The problems are huge. The need is for a complete restructuring of our education system. We need more choices for students and more responsibility placed on them and their parents. We need a way to remove the kids who refuse to learn and extra support for the students who want to do more (that means for gifted and for special needs both).
We need a new culture that values education above sports. We need teachers who are trained to teach using technology and who are provided with the resources (including paid training like most other professionals get) and the chance to be rewarded for doing a good job. We need principals who can get rid of bad teachers, reward good teachers and deal in a fair way with problem students and parents. We need testing that is reasonable but we need to lose the idea that we can test quality into the system. We need to teach the things that are hard to test. Things like creativity, problem solving, critical thinking and initiative. We need parents and other adults who lead by example - being life long learners and putting their time and money into education for themselves and their children.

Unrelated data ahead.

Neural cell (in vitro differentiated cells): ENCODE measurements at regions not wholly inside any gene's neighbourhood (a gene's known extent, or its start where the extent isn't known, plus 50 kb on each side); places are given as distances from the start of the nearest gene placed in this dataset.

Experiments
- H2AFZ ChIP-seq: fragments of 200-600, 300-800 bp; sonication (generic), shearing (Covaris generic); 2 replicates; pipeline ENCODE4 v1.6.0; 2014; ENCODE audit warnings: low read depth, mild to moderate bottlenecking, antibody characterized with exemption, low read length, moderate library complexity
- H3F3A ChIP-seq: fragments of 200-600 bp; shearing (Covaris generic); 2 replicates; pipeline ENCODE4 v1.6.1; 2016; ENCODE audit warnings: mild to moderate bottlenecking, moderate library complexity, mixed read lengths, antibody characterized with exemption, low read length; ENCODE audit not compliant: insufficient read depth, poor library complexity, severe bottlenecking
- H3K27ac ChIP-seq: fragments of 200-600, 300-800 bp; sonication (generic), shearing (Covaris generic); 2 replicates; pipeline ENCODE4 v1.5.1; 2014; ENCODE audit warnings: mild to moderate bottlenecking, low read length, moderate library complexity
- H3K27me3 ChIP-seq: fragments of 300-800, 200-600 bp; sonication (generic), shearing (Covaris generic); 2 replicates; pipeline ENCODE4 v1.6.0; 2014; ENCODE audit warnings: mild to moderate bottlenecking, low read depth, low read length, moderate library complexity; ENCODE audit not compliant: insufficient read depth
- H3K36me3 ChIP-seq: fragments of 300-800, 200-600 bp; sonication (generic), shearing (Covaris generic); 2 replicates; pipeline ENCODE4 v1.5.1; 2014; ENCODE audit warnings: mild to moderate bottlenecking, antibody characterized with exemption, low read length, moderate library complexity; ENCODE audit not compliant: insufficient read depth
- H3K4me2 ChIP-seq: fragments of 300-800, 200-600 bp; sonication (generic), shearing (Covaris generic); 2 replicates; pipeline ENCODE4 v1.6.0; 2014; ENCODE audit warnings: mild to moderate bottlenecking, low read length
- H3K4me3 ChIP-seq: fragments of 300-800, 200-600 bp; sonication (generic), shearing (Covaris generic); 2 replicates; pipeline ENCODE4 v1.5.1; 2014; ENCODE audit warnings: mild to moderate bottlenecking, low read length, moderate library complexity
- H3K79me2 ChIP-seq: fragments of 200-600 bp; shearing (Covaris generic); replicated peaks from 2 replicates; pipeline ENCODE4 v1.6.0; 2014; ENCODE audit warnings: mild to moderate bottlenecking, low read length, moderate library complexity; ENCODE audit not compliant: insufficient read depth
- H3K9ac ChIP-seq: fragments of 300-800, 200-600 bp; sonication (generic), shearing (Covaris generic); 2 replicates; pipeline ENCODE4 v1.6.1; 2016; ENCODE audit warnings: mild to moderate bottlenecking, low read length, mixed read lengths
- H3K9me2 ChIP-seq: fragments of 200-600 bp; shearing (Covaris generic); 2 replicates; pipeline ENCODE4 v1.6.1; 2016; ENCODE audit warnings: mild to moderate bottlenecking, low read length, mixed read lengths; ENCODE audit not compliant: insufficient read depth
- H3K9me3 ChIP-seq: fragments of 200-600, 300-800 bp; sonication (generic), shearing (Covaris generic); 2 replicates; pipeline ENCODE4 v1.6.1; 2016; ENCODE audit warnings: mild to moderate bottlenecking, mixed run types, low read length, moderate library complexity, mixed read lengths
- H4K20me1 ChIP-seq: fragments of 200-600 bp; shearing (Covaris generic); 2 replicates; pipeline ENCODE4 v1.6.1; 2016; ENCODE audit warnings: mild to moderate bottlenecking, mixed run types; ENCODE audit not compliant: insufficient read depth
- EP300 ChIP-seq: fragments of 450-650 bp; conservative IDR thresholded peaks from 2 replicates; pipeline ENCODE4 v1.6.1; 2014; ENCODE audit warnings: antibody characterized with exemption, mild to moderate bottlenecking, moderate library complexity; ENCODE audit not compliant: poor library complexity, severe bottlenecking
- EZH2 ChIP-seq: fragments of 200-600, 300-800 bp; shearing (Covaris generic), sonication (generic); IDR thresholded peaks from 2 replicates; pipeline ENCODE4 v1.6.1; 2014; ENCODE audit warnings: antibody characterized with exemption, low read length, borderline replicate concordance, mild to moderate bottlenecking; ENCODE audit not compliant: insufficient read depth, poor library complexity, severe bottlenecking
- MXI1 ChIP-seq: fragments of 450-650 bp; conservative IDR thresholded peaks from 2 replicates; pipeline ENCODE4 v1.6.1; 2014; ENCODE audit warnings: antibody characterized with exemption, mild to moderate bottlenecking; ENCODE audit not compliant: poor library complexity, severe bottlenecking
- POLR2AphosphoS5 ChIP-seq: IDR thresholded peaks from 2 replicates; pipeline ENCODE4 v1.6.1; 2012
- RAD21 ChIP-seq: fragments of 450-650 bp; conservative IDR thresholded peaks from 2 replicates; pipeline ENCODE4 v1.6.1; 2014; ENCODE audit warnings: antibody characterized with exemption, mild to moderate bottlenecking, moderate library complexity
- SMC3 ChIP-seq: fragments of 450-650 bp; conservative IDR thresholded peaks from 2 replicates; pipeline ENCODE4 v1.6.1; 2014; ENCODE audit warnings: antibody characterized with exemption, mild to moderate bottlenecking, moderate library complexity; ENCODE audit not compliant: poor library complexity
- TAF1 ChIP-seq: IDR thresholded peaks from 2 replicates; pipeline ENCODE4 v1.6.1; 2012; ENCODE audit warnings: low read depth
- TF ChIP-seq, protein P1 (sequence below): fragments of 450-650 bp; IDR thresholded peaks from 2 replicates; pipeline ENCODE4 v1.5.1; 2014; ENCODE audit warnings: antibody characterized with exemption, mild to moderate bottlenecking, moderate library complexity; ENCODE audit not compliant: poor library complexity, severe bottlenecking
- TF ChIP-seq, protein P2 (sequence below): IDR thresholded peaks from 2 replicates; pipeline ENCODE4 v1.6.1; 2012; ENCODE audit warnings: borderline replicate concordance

As hard a problem as Steve Jobs may think fixing education is in actual fact it is harder than that.
This is the first of a series of posts based on the book Programming Proverbs by Henry Ledgard. The index for the series is an earlier post and discussion of the list as a whole is taking place in the comments there. Comments on this "proverb" are of course very welcome here.
For a lot of people "define the problem completely" seems pretty obvious as the only right way to do things. To others, especially lately, there seems to be an idea that one should throw something together based on partial understanding, take it to the end user to see where they are, and then go to the next step. This really seems like a waste of time to me. Oh to be sure there are often times when the end user doesn't know what they want when a project is started. Someone commented earlier that "Walking On Water and Writing a Software is easy, if the Water and Specifications are FROZEN." There is some truth to that.
Historically software developers have lived with the idea that the specification will change and things will be come if not clearer at least different. That often makes it difficult, if not impossible, to define the whole system before starting.